Gifts Dolphin Lovers Will Love

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Dolphin Gifts for Dolphin Lovers

Dolphin Gifts best toys and gifts

Dolphins are fave creatures the world over! They are Cetaceans, not Mammals or fish, but aquatic animals that live in the seas, oceans and rivers of the world.

Since they have always interacted with humans in mostly very positive ways, they are loved by almost everyone. You can be sure that anyone who loves them would like a gift with a Dolphin theme!

Here are some Dolphin Gifts for all the Dolphin lovers you know, even yourself!

Click Here for Awesome Dolphin Gifts!

Dolphin Decor


Dolphin Art

My Favorite Dolphin Photo is Danse by Bob Talbot

dolphin poster by Talbot
Danse by Talbot, available at


Dolphin Figurines

 StealStreet SS-G-90065 Marine Life Two Dolphin Design Figurine Statue Decoration Collection 8” Glass Dolphin Figurine George S. Chen Imports SS-G-90085 Marine Life Three Dolphin Design Figurine Statue Decoration Collection StealStreet Marine Life Dolphin with Seashell Design Figure Decoration Collection


Dolphin Snow Globes

 George S. Chen Imports Snow Globe Dolphin Collection Desk Figurine Decoration George S. Chen Imports Snow Globe Dolphin Collection Desk Figurine


Dolphins~Angels of the Sea
Information About Dolphins

Wikipedia Has a Few Things to Say About Dolphins:

Dolphins are marine mammals that are closely related to whales and porpoises. There are almost forty species of dolphin in 17 genera. They vary in size from 1.2 m (4 ft) and 40 kg (90 lb) (Maui’s dolphin), up to 9.5 m (30 ft) and 10 tonnes (9.8 long tons; 11 short tons) (the orca or killer whale). They are found worldwide, mostly in the shallower seas of the continental shelves, and are carnivores, mostly eating fish and squid.

The family Delphinidae is the largest in the Cetacean order, and evolved relatively recently, about ten million years ago, during the Miocene. Dolphins are among the most intelligent animals, and their often friendly appearance and seemingly playful attitude have made them popular in human culture.

Dolphins are often regarded as one of Earth’s most intelligent animals, though it is hard to say just how intelligent. Comparing species’ relative intelligence is complicated by differences in sensory apparatus, response modes, and nature of cognition. Furthermore, the difficulty and expense of experimental work with large aquatic animals has so far prevented some tests and limited sample size and rigor in others. Compared to many other species, however, dolphin behavior has been studied extensively, both in captivity and in the wild.

Dolphins are social, living in pods of up to a dozen individuals. In places with a high abundance of food, pods can merge temporarily, forming a superpod; such groupings may exceed 1,000 dolphins. Individuals communicate using a variety of clicks, whistles and other vocalizations. They make ultrasonic sounds for echolocation. Membership in pods is not rigid; interchange is common. However, dolphins can establish strong social bonds; they will stay with injured or ill individuals, even helping them to breathe by bringing them to the surface if needed.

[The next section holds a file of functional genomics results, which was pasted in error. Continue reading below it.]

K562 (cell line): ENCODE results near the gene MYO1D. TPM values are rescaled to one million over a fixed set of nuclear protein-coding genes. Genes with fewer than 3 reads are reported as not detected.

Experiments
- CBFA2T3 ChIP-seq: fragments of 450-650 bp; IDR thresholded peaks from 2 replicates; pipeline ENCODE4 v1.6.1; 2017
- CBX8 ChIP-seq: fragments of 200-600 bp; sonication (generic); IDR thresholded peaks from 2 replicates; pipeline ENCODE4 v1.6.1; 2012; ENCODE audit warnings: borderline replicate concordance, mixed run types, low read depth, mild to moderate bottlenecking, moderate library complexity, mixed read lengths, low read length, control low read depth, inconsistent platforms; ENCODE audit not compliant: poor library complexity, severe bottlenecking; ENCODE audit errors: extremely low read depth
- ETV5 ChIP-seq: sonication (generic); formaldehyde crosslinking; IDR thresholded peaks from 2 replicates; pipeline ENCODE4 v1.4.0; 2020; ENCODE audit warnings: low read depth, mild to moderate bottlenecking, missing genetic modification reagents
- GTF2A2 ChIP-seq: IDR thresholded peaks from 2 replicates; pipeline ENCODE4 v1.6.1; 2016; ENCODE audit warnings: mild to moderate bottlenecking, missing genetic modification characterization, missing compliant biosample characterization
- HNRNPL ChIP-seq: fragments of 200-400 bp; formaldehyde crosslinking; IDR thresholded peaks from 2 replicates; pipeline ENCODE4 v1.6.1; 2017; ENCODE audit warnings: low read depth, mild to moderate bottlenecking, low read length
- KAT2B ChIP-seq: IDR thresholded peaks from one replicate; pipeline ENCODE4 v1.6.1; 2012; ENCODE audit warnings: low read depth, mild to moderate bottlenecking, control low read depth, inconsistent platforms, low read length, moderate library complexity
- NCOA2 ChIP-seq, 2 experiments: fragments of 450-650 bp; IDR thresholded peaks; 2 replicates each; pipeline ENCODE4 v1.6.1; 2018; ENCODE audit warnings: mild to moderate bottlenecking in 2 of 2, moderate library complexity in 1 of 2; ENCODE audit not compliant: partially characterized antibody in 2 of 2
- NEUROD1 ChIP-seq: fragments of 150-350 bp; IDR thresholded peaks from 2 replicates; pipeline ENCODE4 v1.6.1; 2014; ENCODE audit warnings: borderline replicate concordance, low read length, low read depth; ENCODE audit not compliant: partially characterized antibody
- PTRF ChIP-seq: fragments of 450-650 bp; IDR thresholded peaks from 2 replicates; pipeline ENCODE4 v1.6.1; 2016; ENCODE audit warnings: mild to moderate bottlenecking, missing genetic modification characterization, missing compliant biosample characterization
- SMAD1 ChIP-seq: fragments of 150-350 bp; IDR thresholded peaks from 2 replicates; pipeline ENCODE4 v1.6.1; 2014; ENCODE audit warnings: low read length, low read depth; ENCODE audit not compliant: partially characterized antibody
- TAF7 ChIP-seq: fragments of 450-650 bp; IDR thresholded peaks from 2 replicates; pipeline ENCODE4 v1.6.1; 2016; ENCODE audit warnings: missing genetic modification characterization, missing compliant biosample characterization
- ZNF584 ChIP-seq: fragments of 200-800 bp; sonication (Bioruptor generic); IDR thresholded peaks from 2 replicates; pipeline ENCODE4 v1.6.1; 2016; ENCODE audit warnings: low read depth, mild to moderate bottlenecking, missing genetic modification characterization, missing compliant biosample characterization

This altruism does not appear to be limited to their own species however. The dolphin Moko in New Zealand has been observed guiding a female Pygmy Sperm Whale together with her calf out of shallow water where they had stranded several times. They have also been seen protecting swimmers from sharks by swimming circles around the swimmers or charging the sharks to make them go away.

Dolphins also display culture, something long believed to be unique to humans (and possibly other primate species). In May 2005, a discovery in Australia found Indo-Pacific bottlenose dolphins (Tursiops aduncus) teaching their young to use tools. They cover their snouts with sponges to protect them while foraging. This knowledge is mostly transferred by mothers to daughters, unlike simian primates, where knowledge is generally passed on to both sexes. Using sponges as mouth protection is a learned behavior. Another learned behavior was discovered among river dolphins in Brazil, where some male dolphins use weeds and sticks as part of a sexual display.

Dolphins engage in acts of aggression towards each other. The older a male dolphin is, the more likely his body is to be covered with bite scars. Male dolphins engage in such acts of aggression apparently for the same reasons as humans: disputes between companions and competition for females. Acts of aggression can become so intense that targeted dolphins sometimes go into exile as a result of losing a fight.

Male bottlenose dolphins have been known to engage in infanticide. Dolphins have also been known to kill porpoises for reasons which are not fully understood, as porpoises generally do not share the same diet as dolphins, and are therefore not competitors for food supplies.

Dolphin Jewelry

There is a lot of Dolphin jewelry available. Click any photo to see more!

 Sterling Silver Swarovski Elements Crystal Dolphin Pendant Necklace, 18 Angel caller Sterling Silver Rose Gold Double Dolphin Love Heart Pendant Necklace 18 Star K Kissing Dolphins Pendant Necklace with Heart-Shape Simulated Amethyst Stunning Dolphin and Sea in a Circle with Blue Crystals Pendant 18


Dolphin Books

Want to know more about Dolphins? Here you go!

 Dolphins Dolphin Books: The Ultimate Dolphin Book for Kids: 100+ Dolphin Facts, Photos and BONUS Word Search Puzzle (Dolphin Books for Kids) (Volume 1)

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